Saturday, October 3, 2009

Dictating Democracy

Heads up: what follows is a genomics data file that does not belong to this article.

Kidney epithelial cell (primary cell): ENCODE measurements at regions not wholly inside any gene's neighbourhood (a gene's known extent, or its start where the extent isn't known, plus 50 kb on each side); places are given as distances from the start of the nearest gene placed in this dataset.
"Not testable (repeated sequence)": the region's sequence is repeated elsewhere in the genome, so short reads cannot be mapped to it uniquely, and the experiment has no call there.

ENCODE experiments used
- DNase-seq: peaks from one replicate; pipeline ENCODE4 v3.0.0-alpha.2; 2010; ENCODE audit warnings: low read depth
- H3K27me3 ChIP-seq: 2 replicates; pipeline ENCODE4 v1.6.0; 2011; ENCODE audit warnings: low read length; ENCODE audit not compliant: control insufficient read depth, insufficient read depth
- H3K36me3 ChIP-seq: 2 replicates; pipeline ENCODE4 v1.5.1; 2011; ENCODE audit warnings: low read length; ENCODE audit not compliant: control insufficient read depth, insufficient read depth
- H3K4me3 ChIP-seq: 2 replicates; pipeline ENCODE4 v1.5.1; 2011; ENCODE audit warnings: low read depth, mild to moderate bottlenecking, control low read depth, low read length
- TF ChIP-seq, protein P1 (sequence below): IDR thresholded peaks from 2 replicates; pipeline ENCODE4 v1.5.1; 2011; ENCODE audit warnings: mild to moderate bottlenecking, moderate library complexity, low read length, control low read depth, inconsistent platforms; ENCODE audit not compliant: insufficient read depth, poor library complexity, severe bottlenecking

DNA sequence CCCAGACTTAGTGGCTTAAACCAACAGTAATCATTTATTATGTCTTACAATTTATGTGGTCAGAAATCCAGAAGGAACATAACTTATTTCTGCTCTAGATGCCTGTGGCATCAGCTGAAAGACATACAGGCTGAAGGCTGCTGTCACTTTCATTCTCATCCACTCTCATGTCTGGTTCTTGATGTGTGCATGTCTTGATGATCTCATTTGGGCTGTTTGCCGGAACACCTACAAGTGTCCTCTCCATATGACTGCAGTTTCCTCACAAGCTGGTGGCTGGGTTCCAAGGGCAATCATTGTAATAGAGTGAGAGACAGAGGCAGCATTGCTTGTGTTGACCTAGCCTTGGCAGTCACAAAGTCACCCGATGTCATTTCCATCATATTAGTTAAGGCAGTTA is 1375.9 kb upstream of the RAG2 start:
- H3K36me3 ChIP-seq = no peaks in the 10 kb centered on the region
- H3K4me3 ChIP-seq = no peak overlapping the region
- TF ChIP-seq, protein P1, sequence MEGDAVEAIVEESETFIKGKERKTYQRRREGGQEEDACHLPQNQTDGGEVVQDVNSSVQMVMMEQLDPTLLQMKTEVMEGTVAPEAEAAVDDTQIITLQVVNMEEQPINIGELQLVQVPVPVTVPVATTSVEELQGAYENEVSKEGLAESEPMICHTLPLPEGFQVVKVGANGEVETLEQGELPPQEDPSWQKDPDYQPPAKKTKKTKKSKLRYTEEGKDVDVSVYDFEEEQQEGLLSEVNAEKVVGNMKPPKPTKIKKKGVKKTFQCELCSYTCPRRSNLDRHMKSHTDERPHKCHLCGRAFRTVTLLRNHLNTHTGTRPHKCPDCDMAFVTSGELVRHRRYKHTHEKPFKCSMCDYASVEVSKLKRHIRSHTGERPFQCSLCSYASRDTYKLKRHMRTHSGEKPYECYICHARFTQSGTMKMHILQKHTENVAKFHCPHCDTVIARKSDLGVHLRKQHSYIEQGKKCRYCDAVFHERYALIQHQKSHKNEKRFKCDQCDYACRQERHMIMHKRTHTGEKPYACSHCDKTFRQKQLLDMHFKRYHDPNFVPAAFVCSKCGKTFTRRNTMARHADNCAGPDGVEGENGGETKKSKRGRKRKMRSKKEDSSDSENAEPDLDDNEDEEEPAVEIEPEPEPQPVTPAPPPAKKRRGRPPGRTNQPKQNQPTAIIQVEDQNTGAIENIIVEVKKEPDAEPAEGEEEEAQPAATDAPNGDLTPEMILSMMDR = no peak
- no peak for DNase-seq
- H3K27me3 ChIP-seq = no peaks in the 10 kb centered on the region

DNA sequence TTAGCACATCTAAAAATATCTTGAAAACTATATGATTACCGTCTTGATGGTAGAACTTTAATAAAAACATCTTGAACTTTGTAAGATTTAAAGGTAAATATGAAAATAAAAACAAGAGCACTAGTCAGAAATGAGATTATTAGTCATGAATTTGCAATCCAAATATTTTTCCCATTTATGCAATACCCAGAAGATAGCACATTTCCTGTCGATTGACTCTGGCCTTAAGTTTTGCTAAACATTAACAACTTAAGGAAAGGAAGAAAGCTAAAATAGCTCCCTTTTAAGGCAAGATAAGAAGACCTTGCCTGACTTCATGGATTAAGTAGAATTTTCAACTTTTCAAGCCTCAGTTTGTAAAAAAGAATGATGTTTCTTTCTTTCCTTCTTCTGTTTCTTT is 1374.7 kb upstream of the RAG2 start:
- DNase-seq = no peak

The logic behind American foreign policy becomes more difficult to fathom each day. Last night’s news, for example, informed us that the State Department was exploring new initiatives to open diplomatic contacts with the Generals who rule Burma. Now this is a lovely regime made up of those geriatric thugs who came to power by overturning a peaceful election which should have brought Aung San Suu Kyi to power, and who have since employed the most brutal methods to eliminate protestors, including the beating and jailing of Buddhist monks. After that, they ripped off much of the international aid sent to that benighted country by America and others to relieve the suffering population after the monsoon floods in May 2008. And the American State Department now thinks it’s a good idea to open negotiations with these creeps. On what grounds exactly? On their notable commitment to democracy and the rule of law?